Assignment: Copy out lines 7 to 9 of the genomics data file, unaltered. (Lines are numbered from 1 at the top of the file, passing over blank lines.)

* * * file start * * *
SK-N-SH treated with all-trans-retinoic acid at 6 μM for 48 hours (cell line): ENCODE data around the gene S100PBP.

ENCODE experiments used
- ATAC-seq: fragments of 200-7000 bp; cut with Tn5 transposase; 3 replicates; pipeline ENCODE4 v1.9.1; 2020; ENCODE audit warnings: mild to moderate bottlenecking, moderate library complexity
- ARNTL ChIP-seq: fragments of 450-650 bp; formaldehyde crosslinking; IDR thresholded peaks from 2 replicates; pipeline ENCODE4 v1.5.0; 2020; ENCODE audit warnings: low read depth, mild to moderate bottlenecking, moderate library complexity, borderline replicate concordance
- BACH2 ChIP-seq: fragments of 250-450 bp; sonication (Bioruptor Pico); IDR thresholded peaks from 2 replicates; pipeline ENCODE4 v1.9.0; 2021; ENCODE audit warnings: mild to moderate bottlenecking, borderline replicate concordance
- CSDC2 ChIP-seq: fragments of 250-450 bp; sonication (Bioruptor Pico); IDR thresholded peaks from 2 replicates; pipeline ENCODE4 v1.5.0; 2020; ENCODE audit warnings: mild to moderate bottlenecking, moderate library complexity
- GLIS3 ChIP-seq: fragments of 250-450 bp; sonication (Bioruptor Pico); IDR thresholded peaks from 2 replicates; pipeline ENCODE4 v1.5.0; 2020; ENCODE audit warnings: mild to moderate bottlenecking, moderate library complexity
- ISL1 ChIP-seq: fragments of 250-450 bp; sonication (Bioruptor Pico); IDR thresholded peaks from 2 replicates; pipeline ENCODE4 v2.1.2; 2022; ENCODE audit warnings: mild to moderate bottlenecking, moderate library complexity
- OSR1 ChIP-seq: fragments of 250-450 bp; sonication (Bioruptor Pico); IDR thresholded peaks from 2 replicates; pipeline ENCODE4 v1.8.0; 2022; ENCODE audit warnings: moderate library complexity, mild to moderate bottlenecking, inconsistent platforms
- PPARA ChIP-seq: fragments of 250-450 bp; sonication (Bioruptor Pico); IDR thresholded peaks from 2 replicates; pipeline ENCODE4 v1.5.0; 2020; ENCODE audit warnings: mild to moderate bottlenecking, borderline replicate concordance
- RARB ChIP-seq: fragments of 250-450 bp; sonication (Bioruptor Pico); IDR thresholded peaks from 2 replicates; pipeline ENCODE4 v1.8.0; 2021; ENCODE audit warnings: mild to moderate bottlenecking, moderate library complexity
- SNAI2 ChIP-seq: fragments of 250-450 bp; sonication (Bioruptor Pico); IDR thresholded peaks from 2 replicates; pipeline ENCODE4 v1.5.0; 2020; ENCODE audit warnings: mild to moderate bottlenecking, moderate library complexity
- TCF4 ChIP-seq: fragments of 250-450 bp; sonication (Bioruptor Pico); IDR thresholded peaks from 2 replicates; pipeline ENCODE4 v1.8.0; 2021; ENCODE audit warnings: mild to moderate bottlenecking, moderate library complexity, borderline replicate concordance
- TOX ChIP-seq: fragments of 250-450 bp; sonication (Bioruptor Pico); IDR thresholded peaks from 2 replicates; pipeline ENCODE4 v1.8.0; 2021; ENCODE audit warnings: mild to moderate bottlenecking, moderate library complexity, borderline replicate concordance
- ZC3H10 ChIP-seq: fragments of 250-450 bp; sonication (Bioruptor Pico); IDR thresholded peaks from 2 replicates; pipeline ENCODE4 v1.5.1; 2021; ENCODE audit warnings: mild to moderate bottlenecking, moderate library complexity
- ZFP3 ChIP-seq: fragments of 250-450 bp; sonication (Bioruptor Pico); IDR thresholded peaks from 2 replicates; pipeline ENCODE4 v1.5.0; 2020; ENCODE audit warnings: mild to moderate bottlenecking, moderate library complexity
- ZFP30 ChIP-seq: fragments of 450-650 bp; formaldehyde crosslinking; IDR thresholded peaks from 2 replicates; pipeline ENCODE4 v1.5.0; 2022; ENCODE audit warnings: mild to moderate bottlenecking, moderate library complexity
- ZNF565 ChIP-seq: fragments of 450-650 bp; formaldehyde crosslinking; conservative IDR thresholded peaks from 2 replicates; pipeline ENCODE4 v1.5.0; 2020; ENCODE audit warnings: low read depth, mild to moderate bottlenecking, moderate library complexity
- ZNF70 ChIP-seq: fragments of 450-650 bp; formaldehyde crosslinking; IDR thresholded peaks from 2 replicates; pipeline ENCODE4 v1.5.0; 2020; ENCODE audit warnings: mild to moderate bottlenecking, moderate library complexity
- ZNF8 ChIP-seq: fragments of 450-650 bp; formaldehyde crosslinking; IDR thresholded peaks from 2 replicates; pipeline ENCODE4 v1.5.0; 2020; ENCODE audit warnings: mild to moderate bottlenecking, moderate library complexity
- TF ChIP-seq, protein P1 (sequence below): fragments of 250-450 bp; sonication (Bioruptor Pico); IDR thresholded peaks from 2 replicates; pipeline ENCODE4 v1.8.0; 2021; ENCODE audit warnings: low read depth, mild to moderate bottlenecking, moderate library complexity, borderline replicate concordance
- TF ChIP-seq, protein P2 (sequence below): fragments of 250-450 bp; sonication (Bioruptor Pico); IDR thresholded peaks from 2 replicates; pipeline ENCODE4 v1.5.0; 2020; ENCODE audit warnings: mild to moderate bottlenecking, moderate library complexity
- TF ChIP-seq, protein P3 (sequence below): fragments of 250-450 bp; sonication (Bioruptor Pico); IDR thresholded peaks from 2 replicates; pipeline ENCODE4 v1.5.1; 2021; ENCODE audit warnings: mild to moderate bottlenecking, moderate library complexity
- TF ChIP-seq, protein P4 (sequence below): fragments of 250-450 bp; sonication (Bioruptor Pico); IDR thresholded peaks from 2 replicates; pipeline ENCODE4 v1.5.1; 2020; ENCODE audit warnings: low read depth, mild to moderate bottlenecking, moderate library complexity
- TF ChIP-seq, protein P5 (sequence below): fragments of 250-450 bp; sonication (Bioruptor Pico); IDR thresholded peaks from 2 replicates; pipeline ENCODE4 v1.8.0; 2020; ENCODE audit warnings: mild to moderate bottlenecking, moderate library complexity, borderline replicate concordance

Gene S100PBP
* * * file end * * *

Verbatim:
- GLIS3 ChIP-seq: fragments of 250-450 bp; sonication (Bioruptor Pico); IDR thresholded peaks from 2 replicates; pipeline ENCODE4 v1.5.0; 2020; ENCODE audit warnings: mild to moderate bottlenecking, moderate library complexity
- ISL1 ChIP-seq: fragments of 250-450 bp; sonication (Bioruptor Pico); IDR thresholded peaks from 2 replicates; pipeline ENCODE4 v2.1.2; 2022; ENCODE audit warnings: mild to moderate bottlenecking, moderate library complexity
- OSR1 ChIP-seq: fragments of 250-450 bp; sonication (Bioruptor Pico); IDR thresholded peaks from 2 replicates; pipeline ENCODE4 v1.8.0; 2022; ENCODE audit warnings: moderate library complexity, mild to moderate bottlenecking, inconsistent platforms